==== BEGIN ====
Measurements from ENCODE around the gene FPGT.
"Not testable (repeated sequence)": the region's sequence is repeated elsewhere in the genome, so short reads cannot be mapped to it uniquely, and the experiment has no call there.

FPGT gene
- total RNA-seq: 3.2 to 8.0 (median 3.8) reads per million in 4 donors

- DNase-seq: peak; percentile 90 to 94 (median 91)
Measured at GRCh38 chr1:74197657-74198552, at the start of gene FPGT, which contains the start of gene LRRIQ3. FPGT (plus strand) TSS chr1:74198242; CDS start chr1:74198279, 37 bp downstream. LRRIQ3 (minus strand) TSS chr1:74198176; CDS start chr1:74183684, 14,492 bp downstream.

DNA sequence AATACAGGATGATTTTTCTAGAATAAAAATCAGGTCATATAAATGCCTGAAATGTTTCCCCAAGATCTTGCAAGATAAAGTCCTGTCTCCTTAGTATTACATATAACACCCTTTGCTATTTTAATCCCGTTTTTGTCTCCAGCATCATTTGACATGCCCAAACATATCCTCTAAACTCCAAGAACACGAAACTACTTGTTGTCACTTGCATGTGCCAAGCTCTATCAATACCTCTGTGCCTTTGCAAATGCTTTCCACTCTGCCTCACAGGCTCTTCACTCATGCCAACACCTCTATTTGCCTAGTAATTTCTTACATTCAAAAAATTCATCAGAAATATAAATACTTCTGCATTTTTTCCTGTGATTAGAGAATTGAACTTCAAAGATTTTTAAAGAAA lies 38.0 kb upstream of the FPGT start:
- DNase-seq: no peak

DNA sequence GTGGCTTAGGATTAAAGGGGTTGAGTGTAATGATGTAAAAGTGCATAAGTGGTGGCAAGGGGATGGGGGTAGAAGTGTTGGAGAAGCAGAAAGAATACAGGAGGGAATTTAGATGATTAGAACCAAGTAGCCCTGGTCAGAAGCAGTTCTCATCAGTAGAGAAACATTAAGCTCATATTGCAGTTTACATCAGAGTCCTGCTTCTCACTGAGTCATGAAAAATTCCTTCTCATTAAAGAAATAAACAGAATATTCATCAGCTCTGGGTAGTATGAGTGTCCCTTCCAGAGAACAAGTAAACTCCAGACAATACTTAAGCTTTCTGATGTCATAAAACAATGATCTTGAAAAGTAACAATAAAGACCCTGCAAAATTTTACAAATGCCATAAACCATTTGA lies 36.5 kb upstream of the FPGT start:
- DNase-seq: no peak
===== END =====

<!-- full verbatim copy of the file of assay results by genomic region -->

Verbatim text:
Measurements from ENCODE around the gene FPGT.
"Not testable (repeated sequence)": the region's sequence is repeated elsewhere in the genome, so short reads cannot be mapped to it uniquely, and the experiment has no call there.

FPGT gene
- total RNA-seq: 3.2 to 8.0 (median 3.8) reads per million in 4 donors

- DNase-seq: peak; percentile 90 to 94 (median 91)
Measured at GRCh38 chr1:74197657-74198552, at the start of gene FPGT, which contains the start of gene LRRIQ3. FPGT (plus strand) TSS chr1:74198242; CDS start chr1:74198279, 37 bp downstream. LRRIQ3 (minus strand) TSS chr1:74198176; CDS start chr1:74183684, 14,492 bp downstream.

DNA sequence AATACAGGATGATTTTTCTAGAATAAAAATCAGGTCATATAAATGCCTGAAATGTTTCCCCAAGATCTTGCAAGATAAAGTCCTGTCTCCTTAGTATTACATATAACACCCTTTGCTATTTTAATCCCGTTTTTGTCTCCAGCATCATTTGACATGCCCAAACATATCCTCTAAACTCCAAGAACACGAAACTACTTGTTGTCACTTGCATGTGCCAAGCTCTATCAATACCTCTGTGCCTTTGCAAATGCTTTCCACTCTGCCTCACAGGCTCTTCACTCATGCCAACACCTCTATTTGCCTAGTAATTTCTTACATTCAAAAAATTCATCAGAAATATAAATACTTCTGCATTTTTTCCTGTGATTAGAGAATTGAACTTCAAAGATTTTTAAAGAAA lies 38.0 kb upstream of the FPGT start:
- DNase-seq: no peak

DNA sequence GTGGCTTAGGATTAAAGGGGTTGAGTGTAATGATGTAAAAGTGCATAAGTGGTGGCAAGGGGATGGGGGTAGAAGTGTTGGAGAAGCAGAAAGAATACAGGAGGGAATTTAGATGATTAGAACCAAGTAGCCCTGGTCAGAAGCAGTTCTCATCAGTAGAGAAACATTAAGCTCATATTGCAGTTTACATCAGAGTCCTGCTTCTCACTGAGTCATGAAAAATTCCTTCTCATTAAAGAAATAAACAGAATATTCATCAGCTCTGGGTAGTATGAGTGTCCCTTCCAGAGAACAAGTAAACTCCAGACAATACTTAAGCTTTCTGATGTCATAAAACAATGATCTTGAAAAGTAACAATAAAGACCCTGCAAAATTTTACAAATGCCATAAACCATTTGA lies 36.5 kb upstream of the FPGT start:
- DNase-seq: no peak